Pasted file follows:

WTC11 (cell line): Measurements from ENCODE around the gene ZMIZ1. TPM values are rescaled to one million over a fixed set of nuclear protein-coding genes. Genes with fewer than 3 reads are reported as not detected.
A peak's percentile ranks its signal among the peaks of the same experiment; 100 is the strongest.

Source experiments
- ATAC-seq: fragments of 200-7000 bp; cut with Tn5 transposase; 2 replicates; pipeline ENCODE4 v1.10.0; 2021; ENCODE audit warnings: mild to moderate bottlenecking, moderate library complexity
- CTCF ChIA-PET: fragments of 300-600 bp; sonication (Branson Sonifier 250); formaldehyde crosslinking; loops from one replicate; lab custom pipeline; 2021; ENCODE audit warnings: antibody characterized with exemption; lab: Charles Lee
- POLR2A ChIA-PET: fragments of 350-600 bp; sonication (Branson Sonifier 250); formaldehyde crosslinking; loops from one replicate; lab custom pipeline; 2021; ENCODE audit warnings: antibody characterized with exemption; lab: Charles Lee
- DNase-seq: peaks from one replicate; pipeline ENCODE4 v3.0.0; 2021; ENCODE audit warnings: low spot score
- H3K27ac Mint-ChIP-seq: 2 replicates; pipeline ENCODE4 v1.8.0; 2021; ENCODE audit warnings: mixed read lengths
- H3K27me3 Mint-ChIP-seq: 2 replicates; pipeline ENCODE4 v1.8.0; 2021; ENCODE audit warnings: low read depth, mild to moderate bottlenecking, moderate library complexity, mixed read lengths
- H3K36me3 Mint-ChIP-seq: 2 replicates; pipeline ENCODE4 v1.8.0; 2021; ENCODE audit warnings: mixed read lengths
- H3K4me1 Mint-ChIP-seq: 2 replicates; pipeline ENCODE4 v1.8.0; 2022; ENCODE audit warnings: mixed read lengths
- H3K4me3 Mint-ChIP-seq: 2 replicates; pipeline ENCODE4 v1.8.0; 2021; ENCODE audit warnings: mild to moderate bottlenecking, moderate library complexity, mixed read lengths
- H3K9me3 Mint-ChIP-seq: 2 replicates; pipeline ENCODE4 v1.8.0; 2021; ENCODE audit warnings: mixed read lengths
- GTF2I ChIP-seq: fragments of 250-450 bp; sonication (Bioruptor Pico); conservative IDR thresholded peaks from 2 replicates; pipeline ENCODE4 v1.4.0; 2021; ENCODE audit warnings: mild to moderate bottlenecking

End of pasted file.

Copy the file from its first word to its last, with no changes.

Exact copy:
WTC11 (cell line): Measurements from ENCODE around the gene ZMIZ1. TPM values are rescaled to one million over a fixed set of nuclear protein-coding genes. Genes with fewer than 3 reads are reported as not detected.
A peak's percentile ranks its signal among the peaks of the same experiment; 100 is the strongest.

Source experiments
- ATAC-seq: fragments of 200-7000 bp; cut with Tn5 transposase; 2 replicates; pipeline ENCODE4 v1.10.0; 2021; ENCODE audit warnings: mild to moderate bottlenecking, moderate library complexity
- CTCF ChIA-PET: fragments of 300-600 bp; sonication (Branson Sonifier 250); formaldehyde crosslinking; loops from one replicate; lab custom pipeline; 2021; ENCODE audit warnings: antibody characterized with exemption; lab: Charles Lee
- POLR2A ChIA-PET: fragments of 350-600 bp; sonication (Branson Sonifier 250); formaldehyde crosslinking; loops from one replicate; lab custom pipeline; 2021; ENCODE audit warnings: antibody characterized with exemption; lab: Charles Lee
- DNase-seq: peaks from one replicate; pipeline ENCODE4 v3.0.0; 2021; ENCODE audit warnings: low spot score
- H3K27ac Mint-ChIP-seq: 2 replicates; pipeline ENCODE4 v1.8.0; 2021; ENCODE audit warnings: mixed read lengths
- H3K27me3 Mint-ChIP-seq: 2 replicates; pipeline ENCODE4 v1.8.0; 2021; ENCODE audit warnings: low read depth, mild to moderate bottlenecking, moderate library complexity, mixed read lengths
- H3K36me3 Mint-ChIP-seq: 2 replicates; pipeline ENCODE4 v1.8.0; 2021; ENCODE audit warnings: mixed read lengths
- H3K4me1 Mint-ChIP-seq: 2 replicates; pipeline ENCODE4 v1.8.0; 2022; ENCODE audit warnings: mixed read lengths
- H3K4me3 Mint-ChIP-seq: 2 replicates; pipeline ENCODE4 v1.8.0; 2021; ENCODE audit warnings: mild to moderate bottlenecking, moderate library complexity, mixed read lengths
- H3K9me3 Mint-ChIP-seq: 2 replicates; pipeline ENCODE4 v1.8.0; 2021; ENCODE audit warnings: mixed read lengths
- GTF2I ChIP-seq: fragments of 250-450 bp; sonication (Bioruptor Pico); conservative IDR thresholded peaks from 2 replicates; pipeline ENCODE4 v1.4.0; 2021; ENCODE audit warnings: mild to moderate bottlenecking